Thursday, September 2, 2010

Who changed the uniform?

Grunting posted a video of Slichot in 770 in 1965.

I thought that the video was interesting because it is rare to see pictures (let alone footage) of the Rebbe that were taken before the 1980s. Almost all the pictures that we see plastered over everything were taken in the last few years of his life.

What struck me as interesting is that no one in the video is wearing the wide brim hatmobile that we associate with Chabad today. Today the Chabad dress code is extremely rigid, A Fedora with a very wide brim often worn with a long “frock coat" and of course an un-trimmed beard.

In contrast in the video Most people (including the Rebbe) are wearing hats with much smaller brims, a few are wearing homburgs, and many are clean shaven.

I know that when Chabad moved to America they replaced their Chassidic Shtreimel with a more modern American Fedora. But at some point since the 60s they decided to codify their uniform with a much more distinctive look (although not as destinctive as the elaborate dress code worn by other Chassidim)

At what point in the last 30 years did Chabad adopt the hats and jackets that we see today? Who made the decision?


Garnel Ironheart said...

What's more interesting is how Chabad engages in historical revisionism around these changes?
Mention that the Rebbe showed up in America wearing a straw hat and had to be told by the local elders that he had to switch to black and they'll deny it. Mention that Chabad wore shtreimls in Europe and they deny it, saying only the Rebbe of the time wore one.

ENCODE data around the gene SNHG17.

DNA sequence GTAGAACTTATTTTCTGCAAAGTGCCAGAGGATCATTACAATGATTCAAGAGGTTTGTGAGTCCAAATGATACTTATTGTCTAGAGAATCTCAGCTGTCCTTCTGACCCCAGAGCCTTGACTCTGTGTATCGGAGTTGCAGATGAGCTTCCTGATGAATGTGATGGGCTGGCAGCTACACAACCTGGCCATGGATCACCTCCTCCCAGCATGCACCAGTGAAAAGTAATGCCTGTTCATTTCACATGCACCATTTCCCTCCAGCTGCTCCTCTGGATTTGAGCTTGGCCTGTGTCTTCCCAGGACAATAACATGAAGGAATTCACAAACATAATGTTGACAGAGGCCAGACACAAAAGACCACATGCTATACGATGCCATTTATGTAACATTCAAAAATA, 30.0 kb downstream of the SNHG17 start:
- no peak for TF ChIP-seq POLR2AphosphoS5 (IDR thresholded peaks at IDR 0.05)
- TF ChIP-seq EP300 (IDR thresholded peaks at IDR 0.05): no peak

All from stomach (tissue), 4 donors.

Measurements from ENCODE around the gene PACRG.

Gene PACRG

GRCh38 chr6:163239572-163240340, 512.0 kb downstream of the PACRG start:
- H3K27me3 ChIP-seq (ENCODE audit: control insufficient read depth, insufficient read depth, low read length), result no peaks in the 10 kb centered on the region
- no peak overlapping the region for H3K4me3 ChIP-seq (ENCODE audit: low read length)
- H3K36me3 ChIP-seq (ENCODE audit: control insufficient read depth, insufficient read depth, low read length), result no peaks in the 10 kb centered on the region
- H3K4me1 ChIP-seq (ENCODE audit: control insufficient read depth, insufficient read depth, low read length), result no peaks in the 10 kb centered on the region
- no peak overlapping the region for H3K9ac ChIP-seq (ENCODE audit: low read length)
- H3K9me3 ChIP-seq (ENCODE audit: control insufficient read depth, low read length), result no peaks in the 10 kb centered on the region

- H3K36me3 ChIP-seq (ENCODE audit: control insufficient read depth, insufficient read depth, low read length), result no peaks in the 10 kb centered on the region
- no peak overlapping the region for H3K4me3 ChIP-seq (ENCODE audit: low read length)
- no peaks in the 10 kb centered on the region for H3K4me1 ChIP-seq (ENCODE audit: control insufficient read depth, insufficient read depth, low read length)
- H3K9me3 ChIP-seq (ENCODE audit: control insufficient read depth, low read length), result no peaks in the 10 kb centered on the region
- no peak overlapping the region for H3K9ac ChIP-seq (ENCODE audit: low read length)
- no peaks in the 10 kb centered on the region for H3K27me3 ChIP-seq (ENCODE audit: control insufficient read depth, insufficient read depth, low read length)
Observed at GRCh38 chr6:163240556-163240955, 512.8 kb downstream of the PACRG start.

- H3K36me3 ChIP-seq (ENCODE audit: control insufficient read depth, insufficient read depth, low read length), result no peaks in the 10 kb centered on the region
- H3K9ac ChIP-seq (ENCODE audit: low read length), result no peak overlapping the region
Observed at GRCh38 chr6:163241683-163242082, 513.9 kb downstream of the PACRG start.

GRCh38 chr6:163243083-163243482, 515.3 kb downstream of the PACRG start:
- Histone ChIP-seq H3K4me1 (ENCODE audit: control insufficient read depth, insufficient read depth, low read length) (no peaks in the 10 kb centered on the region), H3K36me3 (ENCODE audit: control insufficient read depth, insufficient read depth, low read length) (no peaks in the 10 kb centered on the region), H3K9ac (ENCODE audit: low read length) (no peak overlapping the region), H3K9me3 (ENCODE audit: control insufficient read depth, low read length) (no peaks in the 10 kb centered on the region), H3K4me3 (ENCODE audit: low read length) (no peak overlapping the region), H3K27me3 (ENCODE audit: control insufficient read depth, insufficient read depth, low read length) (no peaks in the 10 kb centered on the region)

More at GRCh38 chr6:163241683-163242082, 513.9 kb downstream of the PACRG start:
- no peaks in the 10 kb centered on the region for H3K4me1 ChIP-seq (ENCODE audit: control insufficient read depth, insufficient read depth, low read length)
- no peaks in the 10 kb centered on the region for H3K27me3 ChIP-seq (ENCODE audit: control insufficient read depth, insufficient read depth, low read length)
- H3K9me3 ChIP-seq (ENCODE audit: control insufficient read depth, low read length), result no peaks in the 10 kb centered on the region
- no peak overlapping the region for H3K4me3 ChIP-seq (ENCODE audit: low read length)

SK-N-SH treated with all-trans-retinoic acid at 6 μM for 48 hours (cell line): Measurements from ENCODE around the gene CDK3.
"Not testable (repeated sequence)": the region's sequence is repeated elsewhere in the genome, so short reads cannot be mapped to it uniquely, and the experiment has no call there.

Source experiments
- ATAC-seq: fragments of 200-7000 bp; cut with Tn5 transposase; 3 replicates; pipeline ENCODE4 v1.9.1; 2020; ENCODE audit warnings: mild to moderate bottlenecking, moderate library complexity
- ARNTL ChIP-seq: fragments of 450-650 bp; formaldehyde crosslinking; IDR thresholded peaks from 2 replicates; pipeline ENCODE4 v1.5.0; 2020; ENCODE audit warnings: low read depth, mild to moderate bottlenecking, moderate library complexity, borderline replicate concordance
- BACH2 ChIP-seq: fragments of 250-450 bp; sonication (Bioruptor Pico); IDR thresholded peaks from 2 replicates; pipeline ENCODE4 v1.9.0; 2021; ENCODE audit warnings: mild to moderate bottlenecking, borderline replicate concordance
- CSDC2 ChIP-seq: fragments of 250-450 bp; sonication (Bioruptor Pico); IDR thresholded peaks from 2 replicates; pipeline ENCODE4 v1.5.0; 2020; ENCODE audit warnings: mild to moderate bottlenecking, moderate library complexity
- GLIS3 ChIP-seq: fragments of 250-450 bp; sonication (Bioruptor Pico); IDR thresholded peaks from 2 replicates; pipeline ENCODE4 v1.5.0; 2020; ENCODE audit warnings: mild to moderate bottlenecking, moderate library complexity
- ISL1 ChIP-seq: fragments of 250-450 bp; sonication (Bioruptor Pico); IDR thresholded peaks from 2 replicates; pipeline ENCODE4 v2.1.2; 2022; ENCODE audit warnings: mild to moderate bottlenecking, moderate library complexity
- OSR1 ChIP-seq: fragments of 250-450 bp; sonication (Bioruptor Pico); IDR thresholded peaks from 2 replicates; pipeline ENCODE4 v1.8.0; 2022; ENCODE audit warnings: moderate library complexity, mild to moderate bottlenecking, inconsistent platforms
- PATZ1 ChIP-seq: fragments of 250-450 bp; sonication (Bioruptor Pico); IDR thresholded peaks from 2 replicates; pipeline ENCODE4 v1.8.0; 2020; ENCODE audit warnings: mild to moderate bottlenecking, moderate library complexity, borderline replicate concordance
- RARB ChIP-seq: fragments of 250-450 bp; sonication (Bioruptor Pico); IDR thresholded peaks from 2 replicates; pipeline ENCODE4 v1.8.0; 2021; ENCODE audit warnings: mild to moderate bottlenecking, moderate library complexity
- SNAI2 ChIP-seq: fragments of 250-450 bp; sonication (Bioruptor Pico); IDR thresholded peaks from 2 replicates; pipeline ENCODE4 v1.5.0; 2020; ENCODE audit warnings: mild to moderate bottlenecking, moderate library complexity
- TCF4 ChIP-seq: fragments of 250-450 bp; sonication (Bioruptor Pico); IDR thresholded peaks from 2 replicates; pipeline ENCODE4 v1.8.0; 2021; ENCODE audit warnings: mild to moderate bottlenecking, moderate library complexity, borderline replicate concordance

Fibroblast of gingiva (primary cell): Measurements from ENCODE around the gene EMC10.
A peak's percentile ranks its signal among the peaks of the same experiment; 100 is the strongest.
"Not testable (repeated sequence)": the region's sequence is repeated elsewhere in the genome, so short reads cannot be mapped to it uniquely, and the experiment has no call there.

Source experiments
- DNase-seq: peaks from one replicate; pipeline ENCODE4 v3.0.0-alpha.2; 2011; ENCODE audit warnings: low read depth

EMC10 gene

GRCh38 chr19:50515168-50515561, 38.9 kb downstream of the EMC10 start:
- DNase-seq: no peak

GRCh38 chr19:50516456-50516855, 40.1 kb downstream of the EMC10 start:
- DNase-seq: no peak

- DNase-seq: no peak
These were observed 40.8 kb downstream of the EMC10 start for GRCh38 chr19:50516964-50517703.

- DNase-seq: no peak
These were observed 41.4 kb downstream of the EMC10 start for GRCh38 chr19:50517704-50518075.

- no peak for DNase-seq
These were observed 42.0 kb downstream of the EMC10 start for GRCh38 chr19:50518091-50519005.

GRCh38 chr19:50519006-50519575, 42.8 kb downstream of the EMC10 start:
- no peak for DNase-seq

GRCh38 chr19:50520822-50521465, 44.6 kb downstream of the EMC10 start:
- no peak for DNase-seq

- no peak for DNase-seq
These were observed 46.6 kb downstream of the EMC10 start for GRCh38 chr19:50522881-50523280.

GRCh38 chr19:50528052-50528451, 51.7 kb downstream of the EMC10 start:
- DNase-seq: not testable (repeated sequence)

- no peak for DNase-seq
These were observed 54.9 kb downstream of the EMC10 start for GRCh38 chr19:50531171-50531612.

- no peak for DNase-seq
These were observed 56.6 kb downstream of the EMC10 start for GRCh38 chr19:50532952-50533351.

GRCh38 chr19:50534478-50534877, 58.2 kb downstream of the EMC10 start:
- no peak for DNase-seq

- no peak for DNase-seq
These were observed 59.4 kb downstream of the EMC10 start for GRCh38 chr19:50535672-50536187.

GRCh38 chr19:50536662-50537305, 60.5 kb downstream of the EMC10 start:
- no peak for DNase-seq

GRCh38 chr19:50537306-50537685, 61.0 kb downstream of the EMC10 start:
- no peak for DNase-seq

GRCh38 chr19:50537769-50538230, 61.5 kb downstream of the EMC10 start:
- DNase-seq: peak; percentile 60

Pictures like this are a real inconvenience.

Michael Sedley said...

Not to mention that after the Chupa the Rebbe changed into a modern brown suite at his own wedding.

There are also photos of him bareheaded at university in Paris

Garnel Ironheart said...

I hadn't heard about that last point but it doesn't sound shocking to me. Until a couple of decades ago it was standard for many folks to not wear kippot in public. They either wore hats or nothing but a kippah was seen as a bullseye target for trouble. The "constant kippah" and the idea that what kind you wear defines your entire Judaism is relatively new.

Michael Sedley said...

There is a photo from 1928 here (Berlin, not Paris) where the Rebbe seems to be bareheaded

Garnel Ironheart said...

Oh, oh, I have an answer to that one. My father's only picture of his family (the rest were lost in Auschwitz) is of his older brother and sister. Although they were frum, his brother is bareheaded and I asked him why. He says that in those days it was standard for people taking photographs to remove any hats from their head. Remember most folks wore hats except when davening in shul in the mornings because they wanted to put their tallitos over their heads. Therefore when the Rebbe shows up for this photo he was in all likelihood wearing a hat which, with the lighting technology of the day, would have interefered with the quality of the picture.
The photo at this link would be similar - the Rebbe probably took off his hat for the picture at the requst of the photographer, then put it back on after the picture was taken.